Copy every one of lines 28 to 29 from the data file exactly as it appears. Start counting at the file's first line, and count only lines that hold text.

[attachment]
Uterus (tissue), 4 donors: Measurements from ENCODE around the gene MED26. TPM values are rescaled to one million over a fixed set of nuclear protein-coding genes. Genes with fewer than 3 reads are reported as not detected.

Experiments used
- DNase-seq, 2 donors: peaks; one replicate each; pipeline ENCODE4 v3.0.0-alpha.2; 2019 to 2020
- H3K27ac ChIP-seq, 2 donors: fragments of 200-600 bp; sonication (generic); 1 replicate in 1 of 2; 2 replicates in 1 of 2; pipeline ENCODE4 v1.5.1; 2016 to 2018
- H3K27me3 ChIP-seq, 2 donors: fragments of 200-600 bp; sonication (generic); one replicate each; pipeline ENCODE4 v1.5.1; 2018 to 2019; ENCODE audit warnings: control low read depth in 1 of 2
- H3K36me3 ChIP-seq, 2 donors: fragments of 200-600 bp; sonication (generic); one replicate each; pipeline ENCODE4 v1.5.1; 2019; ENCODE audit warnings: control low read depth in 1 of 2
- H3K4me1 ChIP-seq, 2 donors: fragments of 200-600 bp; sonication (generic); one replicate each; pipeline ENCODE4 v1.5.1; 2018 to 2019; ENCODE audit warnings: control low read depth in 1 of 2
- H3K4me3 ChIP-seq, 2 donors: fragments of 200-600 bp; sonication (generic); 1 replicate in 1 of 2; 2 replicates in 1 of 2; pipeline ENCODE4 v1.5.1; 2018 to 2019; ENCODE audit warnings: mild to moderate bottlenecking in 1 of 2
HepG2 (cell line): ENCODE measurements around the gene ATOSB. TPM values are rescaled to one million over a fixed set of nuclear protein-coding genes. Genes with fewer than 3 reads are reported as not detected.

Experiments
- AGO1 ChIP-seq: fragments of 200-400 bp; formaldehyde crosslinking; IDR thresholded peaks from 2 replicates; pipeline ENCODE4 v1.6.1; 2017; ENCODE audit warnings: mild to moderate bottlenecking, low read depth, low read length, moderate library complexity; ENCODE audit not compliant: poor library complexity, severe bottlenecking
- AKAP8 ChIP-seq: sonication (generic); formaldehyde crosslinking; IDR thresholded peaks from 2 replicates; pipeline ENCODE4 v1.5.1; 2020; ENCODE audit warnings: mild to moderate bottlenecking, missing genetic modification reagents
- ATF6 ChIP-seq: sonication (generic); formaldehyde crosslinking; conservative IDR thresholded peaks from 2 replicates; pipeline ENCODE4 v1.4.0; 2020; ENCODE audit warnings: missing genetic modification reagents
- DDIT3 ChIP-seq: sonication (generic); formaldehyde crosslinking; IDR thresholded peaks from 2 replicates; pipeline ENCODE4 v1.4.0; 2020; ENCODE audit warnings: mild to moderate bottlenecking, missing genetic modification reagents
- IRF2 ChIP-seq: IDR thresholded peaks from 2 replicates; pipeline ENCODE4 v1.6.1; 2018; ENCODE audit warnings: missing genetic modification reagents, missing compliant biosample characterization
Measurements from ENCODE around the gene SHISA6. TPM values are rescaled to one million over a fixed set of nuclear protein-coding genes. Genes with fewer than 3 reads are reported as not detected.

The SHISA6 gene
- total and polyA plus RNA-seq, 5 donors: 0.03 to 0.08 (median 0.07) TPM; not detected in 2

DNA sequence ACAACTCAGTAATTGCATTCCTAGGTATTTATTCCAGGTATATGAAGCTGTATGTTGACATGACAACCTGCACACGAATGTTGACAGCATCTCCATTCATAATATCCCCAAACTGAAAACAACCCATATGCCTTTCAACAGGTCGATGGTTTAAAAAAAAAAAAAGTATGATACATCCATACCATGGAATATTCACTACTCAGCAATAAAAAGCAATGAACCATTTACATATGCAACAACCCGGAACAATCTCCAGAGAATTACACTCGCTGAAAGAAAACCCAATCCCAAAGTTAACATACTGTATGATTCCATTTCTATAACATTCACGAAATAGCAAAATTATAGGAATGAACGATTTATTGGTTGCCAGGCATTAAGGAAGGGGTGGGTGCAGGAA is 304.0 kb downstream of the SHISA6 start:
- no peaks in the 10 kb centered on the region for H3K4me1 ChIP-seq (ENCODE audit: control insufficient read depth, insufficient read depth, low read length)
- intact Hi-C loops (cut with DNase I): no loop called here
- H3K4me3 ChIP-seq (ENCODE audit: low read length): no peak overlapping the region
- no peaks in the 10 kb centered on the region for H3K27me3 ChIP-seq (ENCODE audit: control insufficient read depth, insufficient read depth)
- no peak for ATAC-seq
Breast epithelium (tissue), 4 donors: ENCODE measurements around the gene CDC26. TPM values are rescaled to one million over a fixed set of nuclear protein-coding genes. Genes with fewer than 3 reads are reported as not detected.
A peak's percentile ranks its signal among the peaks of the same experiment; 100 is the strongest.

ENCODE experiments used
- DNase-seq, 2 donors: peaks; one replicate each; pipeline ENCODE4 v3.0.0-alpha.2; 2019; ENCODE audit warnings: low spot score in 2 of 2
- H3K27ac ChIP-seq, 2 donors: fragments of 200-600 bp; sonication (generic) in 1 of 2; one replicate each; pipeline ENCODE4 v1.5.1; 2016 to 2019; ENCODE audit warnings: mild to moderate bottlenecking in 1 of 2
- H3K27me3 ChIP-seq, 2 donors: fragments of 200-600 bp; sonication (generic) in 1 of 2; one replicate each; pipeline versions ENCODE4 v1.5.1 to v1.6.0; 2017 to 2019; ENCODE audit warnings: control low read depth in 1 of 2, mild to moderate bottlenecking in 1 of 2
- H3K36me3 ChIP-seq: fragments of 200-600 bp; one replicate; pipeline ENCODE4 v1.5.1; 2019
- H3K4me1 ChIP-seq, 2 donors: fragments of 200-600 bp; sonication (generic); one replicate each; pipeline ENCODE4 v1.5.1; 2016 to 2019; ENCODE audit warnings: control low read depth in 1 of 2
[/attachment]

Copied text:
- DNase-seq, 2 donors: peaks; one replicate each; pipeline ENCODE4 v3.0.0-alpha.2; 2019; ENCODE audit warnings: low spot score in 2 of 2
- H3K27ac ChIP-seq, 2 donors: fragments of 200-600 bp; sonication (generic) in 1 of 2; one replicate each; pipeline ENCODE4 v1.5.1; 2016 to 2019; ENCODE audit warnings: mild to moderate bottlenecking in 1 of 2